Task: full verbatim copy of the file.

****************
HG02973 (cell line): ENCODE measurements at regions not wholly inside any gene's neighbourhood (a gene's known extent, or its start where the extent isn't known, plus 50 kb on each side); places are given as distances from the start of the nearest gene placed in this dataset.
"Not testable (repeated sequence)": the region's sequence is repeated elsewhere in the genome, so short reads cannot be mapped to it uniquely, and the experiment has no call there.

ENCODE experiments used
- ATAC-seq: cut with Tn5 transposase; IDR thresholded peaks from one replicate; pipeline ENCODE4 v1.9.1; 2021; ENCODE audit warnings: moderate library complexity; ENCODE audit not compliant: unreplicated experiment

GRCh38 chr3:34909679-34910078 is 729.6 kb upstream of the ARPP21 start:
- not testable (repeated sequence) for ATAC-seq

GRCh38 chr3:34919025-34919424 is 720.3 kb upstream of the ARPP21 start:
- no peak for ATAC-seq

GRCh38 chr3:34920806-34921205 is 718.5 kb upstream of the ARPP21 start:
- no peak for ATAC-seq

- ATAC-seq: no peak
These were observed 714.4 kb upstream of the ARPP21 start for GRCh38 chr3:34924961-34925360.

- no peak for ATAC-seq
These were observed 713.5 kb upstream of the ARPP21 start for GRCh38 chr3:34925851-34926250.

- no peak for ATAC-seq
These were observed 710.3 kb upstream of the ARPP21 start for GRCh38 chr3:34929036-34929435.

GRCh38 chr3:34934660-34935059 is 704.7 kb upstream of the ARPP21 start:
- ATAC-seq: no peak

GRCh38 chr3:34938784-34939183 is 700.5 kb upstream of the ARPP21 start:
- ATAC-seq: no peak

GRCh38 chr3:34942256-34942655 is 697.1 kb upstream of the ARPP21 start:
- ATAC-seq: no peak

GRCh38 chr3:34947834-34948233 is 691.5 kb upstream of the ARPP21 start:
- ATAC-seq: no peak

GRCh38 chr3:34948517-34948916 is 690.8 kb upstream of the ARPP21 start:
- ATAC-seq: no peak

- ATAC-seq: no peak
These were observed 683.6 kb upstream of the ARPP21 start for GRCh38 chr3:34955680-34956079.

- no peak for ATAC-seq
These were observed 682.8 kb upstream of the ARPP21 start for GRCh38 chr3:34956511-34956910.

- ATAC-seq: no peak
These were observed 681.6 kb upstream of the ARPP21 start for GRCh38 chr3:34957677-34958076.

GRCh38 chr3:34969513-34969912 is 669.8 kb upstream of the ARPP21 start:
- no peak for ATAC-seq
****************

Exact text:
HG02973 (cell line): ENCODE measurements at regions not wholly inside any gene's neighbourhood (a gene's known extent, or its start where the extent isn't known, plus 50 kb on each side); places are given as distances from the start of the nearest gene placed in this dataset.
"Not testable (repeated sequence)": the region's sequence is repeated elsewhere in the genome, so short reads cannot be mapped to it uniquely, and the experiment has no call there.

ENCODE experiments used
- ATAC-seq: cut with Tn5 transposase; IDR thresholded peaks from one replicate; pipeline ENCODE4 v1.9.1; 2021; ENCODE audit warnings: moderate library complexity; ENCODE audit not compliant: unreplicated experiment

GRCh38 chr3:34909679-34910078 is 729.6 kb upstream of the ARPP21 start:
- not testable (repeated sequence) for ATAC-seq

GRCh38 chr3:34919025-34919424 is 720.3 kb upstream of the ARPP21 start:
- no peak for ATAC-seq

GRCh38 chr3:34920806-34921205 is 718.5 kb upstream of the ARPP21 start:
- no peak for ATAC-seq

- ATAC-seq: no peak
These were observed 714.4 kb upstream of the ARPP21 start for GRCh38 chr3:34924961-34925360.

- no peak for ATAC-seq
These were observed 713.5 kb upstream of the ARPP21 start for GRCh38 chr3:34925851-34926250.

- no peak for ATAC-seq
These were observed 710.3 kb upstream of the ARPP21 start for GRCh38 chr3:34929036-34929435.

GRCh38 chr3:34934660-34935059 is 704.7 kb upstream of the ARPP21 start:
- ATAC-seq: no peak

GRCh38 chr3:34938784-34939183 is 700.5 kb upstream of the ARPP21 start:
- ATAC-seq: no peak

GRCh38 chr3:34942256-34942655 is 697.1 kb upstream of the ARPP21 start:
- ATAC-seq: no peak

GRCh38 chr3:34947834-34948233 is 691.5 kb upstream of the ARPP21 start:
- ATAC-seq: no peak

GRCh38 chr3:34948517-34948916 is 690.8 kb upstream of the ARPP21 start:
- ATAC-seq: no peak

- ATAC-seq: no peak
These were observed 683.6 kb upstream of the ARPP21 start for GRCh38 chr3:34955680-34956079.

- no peak for ATAC-seq
These were observed 682.8 kb upstream of the ARPP21 start for GRCh38 chr3:34956511-34956910.

- ATAC-seq: no peak
These were observed 681.6 kb upstream of the ARPP21 start for GRCh38 chr3:34957677-34958076.

GRCh38 chr3:34969513-34969912 is 669.8 kb upstream of the ARPP21 start:
- no peak for ATAC-seq